Table 1.  Ingredient and chemical composition of diets for broilers (0-6) Weeks


(0-4 weeks)

 ( 5-6 weeks)




Groundnut cake



Wheat offal









Bone meal












Total (kg)



Calculated analysis

Cost of feed (N/Kg)

ME (Kcal/Kg)





Crude protein (%)



Ether extract (%)



Crude fibre(%)



Lysine (%)



Methionine (%)

Calcium (%)





Phosphorus (%)



Statistical analysis

The data generated from the experiment were subjected to the analysis of variance (ANOVA) using SAS (2005).

Results and discussion

The results of the performance of broilers on various levels of supplemental ginger from 0 – 6 weeks of age are as shown in Table 2. 

Table 2. Performance parameters of broilers (0-6 weeks) of age on various levels of  supplemental ginger inclusions










F W, g







WG, g







ADWG, g/d 







FI ,g/d







ADFI, g/d














CFG, N  







MORT, no      







FW= Final Weight. WG= Weight Gain. ADWG= Average Daily Weight Gain. FI= Feed Intake.ADFI= Average Daily Feed Intake. FCR= Feed Conversion Ratio. CFG= Cost of Feed per Kg Gain. MORT = Mortality (in number). SEM= Standard Error of Means. P= Probability.  N= Nigerian Naira. N150 was equivalent to 1 US Dollar at the time of the research

The results of the growth performance showed that there were no differences across all the treatment means for all the parameters analyzed. These results could be compared with the findings of Dieumou et al (2009) who fed ginger essential oils to broilers and found that there were no differences among the ginger oil diets and the control in terms of feed intake, body weight gain and feed conversion ratio. There were no differences in feed intake, final weight, weight gain and feed conversion ratio among treatments. Herawati (2010) reported that hubbard strain broilers fed 2% supplemental red ginger in the diet had significantly higher final body weight than those on the control diet. The non significant difference obtained from this study could be as a result of the differences in quantity and or cultivar of the ginger used, strain of broiler used or environment in which the research was conducted. Also there were no differences in feed intake in broilers on treatment G750 which could be compared with the work of Ademola et al (2004), who reported higher (P>0.05) feed intake on broilers on dietary supplementary ginger inclusion. The results were however not in agreement with the report of Herawati (2010), who stated that broilers fed 2% dietary supplementary red ginger meal had significantly lower feed intake than those on the control diet. This disagreement could be due to the differences in cultivar and or quantity of ginger used, the strain of broilers used or environment in which the research was conducted. Moreover, there were no differences in feed conversion ratio on broilers on treatment G750. This could be compared with the work of Moorthy et al (2009) and Onimisi et al (2005) who reported significantly better feed conversion ratio in ginger fed groups of broilers compared to control.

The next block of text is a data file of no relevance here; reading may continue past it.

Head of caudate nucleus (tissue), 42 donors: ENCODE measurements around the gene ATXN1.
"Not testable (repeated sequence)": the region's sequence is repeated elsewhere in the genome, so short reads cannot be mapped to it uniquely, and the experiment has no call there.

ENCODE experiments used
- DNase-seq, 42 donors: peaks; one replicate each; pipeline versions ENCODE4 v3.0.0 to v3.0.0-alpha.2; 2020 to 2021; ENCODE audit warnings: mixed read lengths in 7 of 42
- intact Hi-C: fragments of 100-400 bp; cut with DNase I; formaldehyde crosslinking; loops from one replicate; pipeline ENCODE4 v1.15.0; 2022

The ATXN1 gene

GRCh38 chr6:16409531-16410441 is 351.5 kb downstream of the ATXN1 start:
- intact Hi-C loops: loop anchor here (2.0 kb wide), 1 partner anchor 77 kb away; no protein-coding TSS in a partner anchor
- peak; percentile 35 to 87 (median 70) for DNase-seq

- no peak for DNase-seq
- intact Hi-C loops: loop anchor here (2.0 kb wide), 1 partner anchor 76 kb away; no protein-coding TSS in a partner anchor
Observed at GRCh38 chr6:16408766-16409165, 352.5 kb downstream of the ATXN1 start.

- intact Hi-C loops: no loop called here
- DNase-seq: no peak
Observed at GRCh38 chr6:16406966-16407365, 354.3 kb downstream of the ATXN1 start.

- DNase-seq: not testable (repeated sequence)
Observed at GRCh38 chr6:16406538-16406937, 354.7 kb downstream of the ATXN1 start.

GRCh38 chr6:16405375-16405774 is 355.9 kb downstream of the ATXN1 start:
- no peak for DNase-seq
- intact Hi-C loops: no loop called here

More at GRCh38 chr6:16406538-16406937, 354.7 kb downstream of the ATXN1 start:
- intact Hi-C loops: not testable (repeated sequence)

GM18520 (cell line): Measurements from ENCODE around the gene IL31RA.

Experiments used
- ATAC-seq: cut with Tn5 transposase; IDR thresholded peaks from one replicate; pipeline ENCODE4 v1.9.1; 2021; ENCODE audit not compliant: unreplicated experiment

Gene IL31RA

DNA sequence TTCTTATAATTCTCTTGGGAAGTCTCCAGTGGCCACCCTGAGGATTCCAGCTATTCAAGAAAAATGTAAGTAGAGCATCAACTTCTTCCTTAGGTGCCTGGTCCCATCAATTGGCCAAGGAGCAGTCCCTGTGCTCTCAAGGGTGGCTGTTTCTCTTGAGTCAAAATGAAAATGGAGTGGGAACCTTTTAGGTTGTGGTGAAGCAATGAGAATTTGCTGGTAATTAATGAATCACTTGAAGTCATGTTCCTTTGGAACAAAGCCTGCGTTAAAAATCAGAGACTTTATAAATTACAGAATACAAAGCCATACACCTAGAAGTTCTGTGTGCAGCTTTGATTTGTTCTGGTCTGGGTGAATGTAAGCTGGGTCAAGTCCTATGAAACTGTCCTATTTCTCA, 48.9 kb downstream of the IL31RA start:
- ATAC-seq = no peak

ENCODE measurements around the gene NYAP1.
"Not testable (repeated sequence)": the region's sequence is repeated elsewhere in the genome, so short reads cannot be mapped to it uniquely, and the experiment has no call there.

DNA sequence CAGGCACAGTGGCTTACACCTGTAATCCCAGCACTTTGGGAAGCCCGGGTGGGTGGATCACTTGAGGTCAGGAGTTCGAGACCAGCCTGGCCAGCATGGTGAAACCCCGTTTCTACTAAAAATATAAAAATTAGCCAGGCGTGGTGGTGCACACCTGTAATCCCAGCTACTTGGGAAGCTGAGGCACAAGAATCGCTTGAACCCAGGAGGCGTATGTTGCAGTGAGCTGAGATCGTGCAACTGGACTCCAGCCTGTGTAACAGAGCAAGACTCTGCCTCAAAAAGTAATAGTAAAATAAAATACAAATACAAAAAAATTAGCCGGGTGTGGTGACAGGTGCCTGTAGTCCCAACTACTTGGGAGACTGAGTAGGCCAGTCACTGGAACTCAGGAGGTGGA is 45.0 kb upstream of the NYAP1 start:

There were no differences in cost of feed per kg gain for broilers on dietary supplementary ginger inclusion. These results could be compared with the work of Minh et al (2010) who reported that supplementation of dried ginger to broiler diets led to improved performance and reduced feed cost. In summary this study indicated that ginger did not show any negative or positive effect in long time feeding. This occurrence could probably be as a result of the sun drying employed in the processing of the experimental ginger. Though, Eze and Agbo (2011) reported that ginger is best preserved in its natural form under open-air sun drying conditions. However Ebewele and Jimoh (1981) reported that sun drying of ginger results in loss of some volatile oils by evaporation and destruction of some heat sensitive properties. More researches should be carried out on the use of ginger in broiler diets by dietary supplementation of different cultivars of ginger, using various quantities and processing methods of ginger, using different strains of broilers and also using various sample sizes of broilers.


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Received 4 March 2011; Accepted 15 August 2011; Published 1 September 2011